By ANDREW NELSON, Staff Writer | Published August 23, 2007
Ed Konieczny has a big tent vision as the new president for the Atlanta’s St. Thomas More Society, an organization for Catholics lawyers.
“My STMS colleagues are good and honorable people. Spending time with them strengthens my faith by strengthening my connection to community. I learn from them and am inspired by them, and together, I believe, we reinforce positive values in each other,” said Konieczny in an e-mail.
In a time when bare-knuckled politics is the name of the game, Konieczny wants the group to be inviting to Catholics of all political persuasions.
In a largely Protestant community, Catholics in the law profession are raising their profile by honoring the achievements of Catholics and non-Catholics alike. Its most public event is the annual Red Mass, a medieval tradition commemorating the opening of the law courts.
The lawyer guild here in Atlanta aims to make the event a highlight of the legal community’s calendar, much like it is in Washington, D.C., where the stately event is attended by cabinet officials, members of Congress and Supreme Court justices.
At last year’s Red Mass, more than 50 judges in Atlanta’s state and federal courts wearing red stoles, along with clergy in scarlet vestments, marched into historic Sacred Heart Church in downtown Atlanta.
Lawyers are reviving the St. Thomas More Society, which had been a low-key group in metro Atlanta for years. The patron saint of lawyers and politicians, More was martyred during the Protestant Reformation when he held refused to recognize King Henry VIII as the head of the church.
The Catholic lawyer group intrigued Konieczny, who was raised a Catholic but explored other Christian traditions before arriving in Atlanta 15 years ago. “I didn’t even know about it. It was literally three or four people. I went to the first meeting, and I was on the board.”
The 43-year-old Konieczny said the group debates political, religious and ethical issues.
He joked that the meetings are often held in area restaurants after hours. “And here’s the beauty of this: I’m out having fun while my wife thinks I’m attending another boring bar meeting,” he said.
A Philadelphia-native, Konieczny started his tenure as president this summer. His goal is to grow the St. Thomas More Society into a vibrant organization that appeals to Catholic lawyers of all political stripes and draws women and men alike.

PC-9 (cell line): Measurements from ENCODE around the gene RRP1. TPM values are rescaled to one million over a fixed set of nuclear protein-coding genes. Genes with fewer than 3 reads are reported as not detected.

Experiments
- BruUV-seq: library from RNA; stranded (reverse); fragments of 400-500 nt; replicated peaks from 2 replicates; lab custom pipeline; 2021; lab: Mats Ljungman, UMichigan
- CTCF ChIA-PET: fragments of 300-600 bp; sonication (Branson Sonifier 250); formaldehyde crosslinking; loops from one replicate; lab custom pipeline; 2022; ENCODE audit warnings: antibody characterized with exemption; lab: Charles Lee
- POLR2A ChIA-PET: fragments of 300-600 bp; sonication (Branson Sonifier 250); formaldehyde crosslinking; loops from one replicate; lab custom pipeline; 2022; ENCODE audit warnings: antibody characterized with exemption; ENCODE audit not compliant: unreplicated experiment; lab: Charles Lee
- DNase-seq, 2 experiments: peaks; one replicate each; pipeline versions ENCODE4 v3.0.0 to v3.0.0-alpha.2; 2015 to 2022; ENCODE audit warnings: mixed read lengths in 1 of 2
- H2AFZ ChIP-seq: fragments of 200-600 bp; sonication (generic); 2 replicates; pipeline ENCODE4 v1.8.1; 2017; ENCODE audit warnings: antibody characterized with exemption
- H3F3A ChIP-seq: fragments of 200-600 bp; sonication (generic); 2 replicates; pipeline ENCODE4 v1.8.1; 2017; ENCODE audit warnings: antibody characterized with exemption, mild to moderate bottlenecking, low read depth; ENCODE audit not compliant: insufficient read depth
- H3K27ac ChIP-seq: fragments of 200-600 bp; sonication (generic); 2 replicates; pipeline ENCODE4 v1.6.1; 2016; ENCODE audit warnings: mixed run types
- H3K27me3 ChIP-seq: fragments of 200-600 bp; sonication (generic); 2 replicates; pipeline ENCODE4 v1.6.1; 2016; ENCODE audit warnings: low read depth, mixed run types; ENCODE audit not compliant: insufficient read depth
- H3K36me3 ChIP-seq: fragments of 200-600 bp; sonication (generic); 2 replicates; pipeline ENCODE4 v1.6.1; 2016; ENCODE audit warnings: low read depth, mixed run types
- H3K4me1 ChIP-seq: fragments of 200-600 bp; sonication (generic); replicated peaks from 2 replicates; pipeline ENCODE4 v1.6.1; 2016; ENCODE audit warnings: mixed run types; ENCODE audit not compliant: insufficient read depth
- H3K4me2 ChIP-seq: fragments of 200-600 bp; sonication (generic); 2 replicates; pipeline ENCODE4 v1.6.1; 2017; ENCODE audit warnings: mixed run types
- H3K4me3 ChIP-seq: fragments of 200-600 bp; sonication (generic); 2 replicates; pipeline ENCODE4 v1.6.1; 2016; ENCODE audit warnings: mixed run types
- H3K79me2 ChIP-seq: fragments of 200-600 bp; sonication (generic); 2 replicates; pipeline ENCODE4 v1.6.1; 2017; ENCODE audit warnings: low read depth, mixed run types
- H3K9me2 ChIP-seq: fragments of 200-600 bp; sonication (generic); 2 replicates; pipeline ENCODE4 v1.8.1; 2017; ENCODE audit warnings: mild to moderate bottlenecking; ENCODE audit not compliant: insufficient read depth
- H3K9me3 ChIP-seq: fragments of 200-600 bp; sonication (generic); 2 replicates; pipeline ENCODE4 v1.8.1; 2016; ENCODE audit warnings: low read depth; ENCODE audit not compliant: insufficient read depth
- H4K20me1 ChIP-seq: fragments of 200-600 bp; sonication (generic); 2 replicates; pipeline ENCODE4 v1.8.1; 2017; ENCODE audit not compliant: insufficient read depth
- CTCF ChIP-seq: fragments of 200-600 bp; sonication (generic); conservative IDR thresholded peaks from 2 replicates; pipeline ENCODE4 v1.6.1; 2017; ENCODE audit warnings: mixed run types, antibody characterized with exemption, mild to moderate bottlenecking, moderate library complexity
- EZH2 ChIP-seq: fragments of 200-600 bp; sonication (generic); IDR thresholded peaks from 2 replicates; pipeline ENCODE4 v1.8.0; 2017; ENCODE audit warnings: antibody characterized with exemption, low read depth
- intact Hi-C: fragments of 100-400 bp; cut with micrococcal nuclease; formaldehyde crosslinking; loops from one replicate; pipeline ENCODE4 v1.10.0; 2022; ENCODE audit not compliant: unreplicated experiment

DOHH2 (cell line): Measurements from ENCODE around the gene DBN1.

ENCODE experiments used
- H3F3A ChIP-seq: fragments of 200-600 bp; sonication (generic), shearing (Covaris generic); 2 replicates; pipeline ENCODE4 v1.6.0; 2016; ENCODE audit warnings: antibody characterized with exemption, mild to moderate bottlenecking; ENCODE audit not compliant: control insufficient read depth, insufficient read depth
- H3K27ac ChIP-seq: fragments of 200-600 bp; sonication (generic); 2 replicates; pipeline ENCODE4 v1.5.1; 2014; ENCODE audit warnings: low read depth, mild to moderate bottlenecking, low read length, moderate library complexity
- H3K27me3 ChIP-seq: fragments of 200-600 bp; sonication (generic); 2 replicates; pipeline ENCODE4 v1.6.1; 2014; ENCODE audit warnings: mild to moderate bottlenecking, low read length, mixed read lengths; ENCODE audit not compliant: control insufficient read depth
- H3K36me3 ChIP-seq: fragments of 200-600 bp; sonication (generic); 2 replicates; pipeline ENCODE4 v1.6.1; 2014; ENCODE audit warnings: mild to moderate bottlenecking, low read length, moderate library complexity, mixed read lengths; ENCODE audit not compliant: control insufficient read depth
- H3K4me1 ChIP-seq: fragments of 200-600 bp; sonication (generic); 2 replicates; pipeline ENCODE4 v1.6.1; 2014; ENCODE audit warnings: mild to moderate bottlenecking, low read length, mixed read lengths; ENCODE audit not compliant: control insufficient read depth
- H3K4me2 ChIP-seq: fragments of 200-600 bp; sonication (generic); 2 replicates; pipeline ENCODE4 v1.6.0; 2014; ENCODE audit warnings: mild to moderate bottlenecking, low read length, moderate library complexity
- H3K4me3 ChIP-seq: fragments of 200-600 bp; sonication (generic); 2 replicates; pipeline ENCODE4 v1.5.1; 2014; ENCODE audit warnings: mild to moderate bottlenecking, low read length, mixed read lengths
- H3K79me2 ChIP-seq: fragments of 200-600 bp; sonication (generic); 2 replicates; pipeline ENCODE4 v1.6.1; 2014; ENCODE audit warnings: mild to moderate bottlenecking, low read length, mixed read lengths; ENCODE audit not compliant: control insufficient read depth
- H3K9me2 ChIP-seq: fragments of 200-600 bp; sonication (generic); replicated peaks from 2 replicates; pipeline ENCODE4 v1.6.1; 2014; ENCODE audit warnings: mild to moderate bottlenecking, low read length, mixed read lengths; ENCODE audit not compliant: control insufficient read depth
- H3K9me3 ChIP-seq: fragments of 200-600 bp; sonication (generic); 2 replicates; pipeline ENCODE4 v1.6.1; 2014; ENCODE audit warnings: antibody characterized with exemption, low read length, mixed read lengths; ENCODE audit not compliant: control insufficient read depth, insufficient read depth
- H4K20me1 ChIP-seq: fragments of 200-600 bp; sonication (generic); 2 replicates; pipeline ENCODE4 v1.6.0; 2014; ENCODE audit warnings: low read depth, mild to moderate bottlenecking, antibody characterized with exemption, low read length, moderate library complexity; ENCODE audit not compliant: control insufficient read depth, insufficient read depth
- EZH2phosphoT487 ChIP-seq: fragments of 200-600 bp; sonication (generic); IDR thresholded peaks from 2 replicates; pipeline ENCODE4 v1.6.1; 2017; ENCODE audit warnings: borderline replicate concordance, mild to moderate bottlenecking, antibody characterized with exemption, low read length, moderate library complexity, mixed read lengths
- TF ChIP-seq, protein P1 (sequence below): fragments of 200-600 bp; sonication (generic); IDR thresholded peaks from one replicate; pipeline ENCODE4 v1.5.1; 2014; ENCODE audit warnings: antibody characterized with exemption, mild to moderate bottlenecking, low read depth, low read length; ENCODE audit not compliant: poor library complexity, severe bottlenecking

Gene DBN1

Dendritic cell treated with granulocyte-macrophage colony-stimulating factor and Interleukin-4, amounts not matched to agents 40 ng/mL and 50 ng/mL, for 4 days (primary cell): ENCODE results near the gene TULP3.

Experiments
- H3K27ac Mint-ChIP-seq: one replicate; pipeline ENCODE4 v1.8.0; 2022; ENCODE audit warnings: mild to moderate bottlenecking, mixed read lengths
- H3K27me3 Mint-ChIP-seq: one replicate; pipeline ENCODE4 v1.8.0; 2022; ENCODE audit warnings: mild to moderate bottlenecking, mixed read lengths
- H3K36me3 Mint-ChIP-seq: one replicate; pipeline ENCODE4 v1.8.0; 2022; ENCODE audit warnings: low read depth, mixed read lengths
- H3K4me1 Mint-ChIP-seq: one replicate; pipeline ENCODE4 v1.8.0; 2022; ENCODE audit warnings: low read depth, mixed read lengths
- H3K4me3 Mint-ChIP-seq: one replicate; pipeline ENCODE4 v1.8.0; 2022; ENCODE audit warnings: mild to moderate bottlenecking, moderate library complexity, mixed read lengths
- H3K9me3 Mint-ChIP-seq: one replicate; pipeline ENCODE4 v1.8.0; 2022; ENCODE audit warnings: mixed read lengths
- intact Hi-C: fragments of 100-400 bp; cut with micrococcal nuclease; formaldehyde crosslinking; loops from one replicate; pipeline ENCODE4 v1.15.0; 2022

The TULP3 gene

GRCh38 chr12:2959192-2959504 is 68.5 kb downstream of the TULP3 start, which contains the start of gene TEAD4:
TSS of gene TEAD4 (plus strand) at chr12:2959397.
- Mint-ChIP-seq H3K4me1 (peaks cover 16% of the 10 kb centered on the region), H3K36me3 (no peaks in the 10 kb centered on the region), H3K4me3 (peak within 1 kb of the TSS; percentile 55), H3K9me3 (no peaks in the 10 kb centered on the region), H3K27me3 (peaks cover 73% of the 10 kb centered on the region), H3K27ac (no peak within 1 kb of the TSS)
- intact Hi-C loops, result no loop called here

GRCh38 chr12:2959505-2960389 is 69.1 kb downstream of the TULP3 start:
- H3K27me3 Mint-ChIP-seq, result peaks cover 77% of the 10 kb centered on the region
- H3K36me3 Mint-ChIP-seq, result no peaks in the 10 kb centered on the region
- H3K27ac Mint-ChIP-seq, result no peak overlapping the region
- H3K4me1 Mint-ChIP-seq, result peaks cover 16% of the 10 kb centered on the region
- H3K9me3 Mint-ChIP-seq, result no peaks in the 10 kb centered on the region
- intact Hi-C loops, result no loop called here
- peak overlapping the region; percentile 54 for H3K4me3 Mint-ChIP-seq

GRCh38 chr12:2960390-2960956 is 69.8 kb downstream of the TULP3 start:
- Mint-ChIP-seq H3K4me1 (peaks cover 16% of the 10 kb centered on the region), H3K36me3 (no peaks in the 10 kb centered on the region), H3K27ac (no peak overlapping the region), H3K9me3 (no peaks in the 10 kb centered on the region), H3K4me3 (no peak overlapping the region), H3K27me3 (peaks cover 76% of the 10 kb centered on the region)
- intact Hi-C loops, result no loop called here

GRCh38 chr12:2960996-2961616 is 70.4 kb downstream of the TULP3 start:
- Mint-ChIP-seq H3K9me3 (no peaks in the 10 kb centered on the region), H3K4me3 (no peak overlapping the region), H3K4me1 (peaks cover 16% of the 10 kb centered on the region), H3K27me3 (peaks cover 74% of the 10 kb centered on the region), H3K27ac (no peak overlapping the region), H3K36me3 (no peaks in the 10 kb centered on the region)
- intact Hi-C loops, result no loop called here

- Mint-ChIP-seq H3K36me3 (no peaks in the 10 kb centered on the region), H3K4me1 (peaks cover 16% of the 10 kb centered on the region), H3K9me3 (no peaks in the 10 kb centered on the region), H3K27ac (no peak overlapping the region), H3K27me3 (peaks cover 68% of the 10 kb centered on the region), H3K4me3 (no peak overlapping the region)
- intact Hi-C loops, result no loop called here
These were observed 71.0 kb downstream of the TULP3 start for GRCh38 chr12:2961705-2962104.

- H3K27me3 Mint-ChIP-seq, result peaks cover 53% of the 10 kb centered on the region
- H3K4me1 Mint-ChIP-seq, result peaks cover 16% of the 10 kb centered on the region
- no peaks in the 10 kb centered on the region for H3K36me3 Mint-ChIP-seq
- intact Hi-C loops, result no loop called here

“We want everyone to feel welcome and involved. It is not a conservative Republican organization. We have conservative Republicans. We have liberal Democrats. We have people who don’t know what they are,” said Konieczny, who is an attorney at Smith, Gambrell, & Russell. He is a member of Holy Spirit Church, Atlanta.
The Red Mass will continue to be the highlight of the organization. Officially a Solemn Votive Mass of the Holy Spirit, the annual church service dates to the 13th century and gets its name from the color of vestments worn in the service and the red robes worn by judges in the Middle Ages. The church traditionally celebrates the Mass to commemorate the beginning of the judicial year and to call on God’s guidance in the administration of justice. The first Red Mass in the United States took place in New York in 1928.
The group is making a concerted effort to reach out to leaders of other religious faiths to participate in this year’s event.
“Our goal is to bring together the entire legal community, Catholic and non-Catholic, by focusing on the good we have in common,” Konieczny said.
Faith leaders from Protestant churches and the Jewish and Muslim communities have been invited to attend and are expected to participate in the Mass, which will be celebrated by Archbishop Wilton D. Gregory.
This year’s event is scheduled for Thursday, Sept. 27, at 11 a.m. at Sacred Heart Church.
A reception following the Mass is planned at the Capital City Club.
This year, some 300 people are expected to attend the Mass and the luncheon to honor leaders in the law community.
Honorees this year are former Gov. Roy Barnes, for his leadership in removing the Confederate emblem from the state flag; Frank B. Strickland, for his service as chairman of Legal Services Corp., which provides legal services to the poor; and Judge Doris Downs, the chief judge of the Fulton County Superior Court, for her role in leading the court after a triple shooting in the courthouse and developing a drug court to deal with offenders.
Along with the fall church service, Konieczny said he wants the society to host social events on a regular basis for lawyers to socialize and understand issues of faith as they relate to law issues. In the past, the group tackled immigration issues and the death penalty in light of the church’s teaching.
Those planning to attend the Mass or the luncheon should send an R.S.V.P. to email@example.com. For more information about the St. Thomas More Society, e-mail firstname.lastname@example.org.